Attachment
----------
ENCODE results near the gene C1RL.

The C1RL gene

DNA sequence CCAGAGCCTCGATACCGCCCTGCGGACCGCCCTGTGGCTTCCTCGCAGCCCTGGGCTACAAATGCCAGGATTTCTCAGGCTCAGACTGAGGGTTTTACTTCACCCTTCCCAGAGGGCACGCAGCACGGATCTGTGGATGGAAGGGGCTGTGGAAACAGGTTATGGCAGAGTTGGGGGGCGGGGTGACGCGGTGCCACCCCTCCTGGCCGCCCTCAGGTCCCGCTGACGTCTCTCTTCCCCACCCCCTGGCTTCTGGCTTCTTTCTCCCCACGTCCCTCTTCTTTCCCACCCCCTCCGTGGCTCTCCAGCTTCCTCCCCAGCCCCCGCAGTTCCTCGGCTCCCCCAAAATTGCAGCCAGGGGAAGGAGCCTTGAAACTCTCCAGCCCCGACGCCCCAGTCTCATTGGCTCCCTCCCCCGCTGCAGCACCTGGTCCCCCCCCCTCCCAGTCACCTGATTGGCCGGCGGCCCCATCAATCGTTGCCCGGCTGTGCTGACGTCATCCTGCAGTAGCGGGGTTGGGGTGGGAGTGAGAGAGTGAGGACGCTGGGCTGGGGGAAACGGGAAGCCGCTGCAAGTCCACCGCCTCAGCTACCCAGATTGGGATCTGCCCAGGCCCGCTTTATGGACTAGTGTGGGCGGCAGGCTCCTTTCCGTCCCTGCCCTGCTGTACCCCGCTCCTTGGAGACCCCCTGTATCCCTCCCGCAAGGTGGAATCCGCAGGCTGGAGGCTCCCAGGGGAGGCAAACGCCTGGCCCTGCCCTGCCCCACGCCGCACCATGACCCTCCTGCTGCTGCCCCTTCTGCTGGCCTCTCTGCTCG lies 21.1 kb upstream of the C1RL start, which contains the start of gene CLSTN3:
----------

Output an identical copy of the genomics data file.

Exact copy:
ENCODE results near the gene C1RL.

The C1RL gene

DNA sequence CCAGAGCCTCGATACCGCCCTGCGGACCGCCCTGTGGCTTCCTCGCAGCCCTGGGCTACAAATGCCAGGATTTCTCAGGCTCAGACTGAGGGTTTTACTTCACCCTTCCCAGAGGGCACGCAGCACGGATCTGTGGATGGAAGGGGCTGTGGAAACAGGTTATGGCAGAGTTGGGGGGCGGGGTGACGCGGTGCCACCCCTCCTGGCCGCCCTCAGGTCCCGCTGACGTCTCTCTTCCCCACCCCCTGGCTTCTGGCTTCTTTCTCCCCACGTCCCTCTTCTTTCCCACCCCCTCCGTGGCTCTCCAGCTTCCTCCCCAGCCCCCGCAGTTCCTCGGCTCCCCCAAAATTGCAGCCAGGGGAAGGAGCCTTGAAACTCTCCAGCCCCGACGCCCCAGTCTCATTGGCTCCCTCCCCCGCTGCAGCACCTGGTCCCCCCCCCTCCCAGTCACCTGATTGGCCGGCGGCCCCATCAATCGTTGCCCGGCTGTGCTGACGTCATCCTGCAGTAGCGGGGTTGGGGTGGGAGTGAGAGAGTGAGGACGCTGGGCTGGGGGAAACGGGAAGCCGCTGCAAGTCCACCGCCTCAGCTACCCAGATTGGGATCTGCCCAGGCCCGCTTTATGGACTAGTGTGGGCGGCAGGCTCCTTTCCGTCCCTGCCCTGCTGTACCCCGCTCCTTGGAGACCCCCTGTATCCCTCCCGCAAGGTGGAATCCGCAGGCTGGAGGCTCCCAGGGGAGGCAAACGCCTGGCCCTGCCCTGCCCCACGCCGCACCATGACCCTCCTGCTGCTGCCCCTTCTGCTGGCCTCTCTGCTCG lies 21.1 kb upstream of the C1RL start, which contains the start of gene CLSTN3: